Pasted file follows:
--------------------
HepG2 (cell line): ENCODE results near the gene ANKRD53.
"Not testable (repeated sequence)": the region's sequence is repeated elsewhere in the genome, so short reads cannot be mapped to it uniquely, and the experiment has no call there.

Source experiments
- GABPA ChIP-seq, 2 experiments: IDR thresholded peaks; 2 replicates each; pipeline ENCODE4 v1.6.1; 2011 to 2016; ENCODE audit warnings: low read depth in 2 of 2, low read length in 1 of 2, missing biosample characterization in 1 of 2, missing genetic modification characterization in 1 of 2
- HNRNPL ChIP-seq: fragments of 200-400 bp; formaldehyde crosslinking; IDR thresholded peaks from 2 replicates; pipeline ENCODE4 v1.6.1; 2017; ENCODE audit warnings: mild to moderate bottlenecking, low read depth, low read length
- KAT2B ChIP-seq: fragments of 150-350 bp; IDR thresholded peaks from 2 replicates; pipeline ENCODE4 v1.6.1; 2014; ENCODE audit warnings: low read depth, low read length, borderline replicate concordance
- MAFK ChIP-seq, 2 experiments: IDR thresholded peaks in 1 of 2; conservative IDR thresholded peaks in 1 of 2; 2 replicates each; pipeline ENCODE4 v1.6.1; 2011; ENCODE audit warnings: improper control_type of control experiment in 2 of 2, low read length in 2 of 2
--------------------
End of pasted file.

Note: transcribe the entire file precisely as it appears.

HepG2 (cell line): ENCODE results near the gene ANKRD53.
"Not testable (repeated sequence)": the region's sequence is repeated elsewhere in the genome, so short reads cannot be mapped to it uniquely, and the experiment has no call there.

Source experiments
- GABPA ChIP-seq, 2 experiments: IDR thresholded peaks; 2 replicates each; pipeline ENCODE4 v1.6.1; 2011 to 2016; ENCODE audit warnings: low read depth in 2 of 2, low read length in 1 of 2, missing biosample characterization in 1 of 2, missing genetic modification characterization in 1 of 2
- HNRNPL ChIP-seq: fragments of 200-400 bp; formaldehyde crosslinking; IDR thresholded peaks from 2 replicates; pipeline ENCODE4 v1.6.1; 2017; ENCODE audit warnings: mild to moderate bottlenecking, low read depth, low read length
- KAT2B ChIP-seq: fragments of 150-350 bp; IDR thresholded peaks from 2 replicates; pipeline ENCODE4 v1.6.1; 2014; ENCODE audit warnings: low read depth, low read length, borderline replicate concordance
- MAFK ChIP-seq, 2 experiments: IDR thresholded peaks in 1 of 2; conservative IDR thresholded peaks in 1 of 2; 2 replicates each; pipeline ENCODE4 v1.6.1; 2011; ENCODE audit warnings: improper control_type of control experiment in 2 of 2, low read length in 2 of 2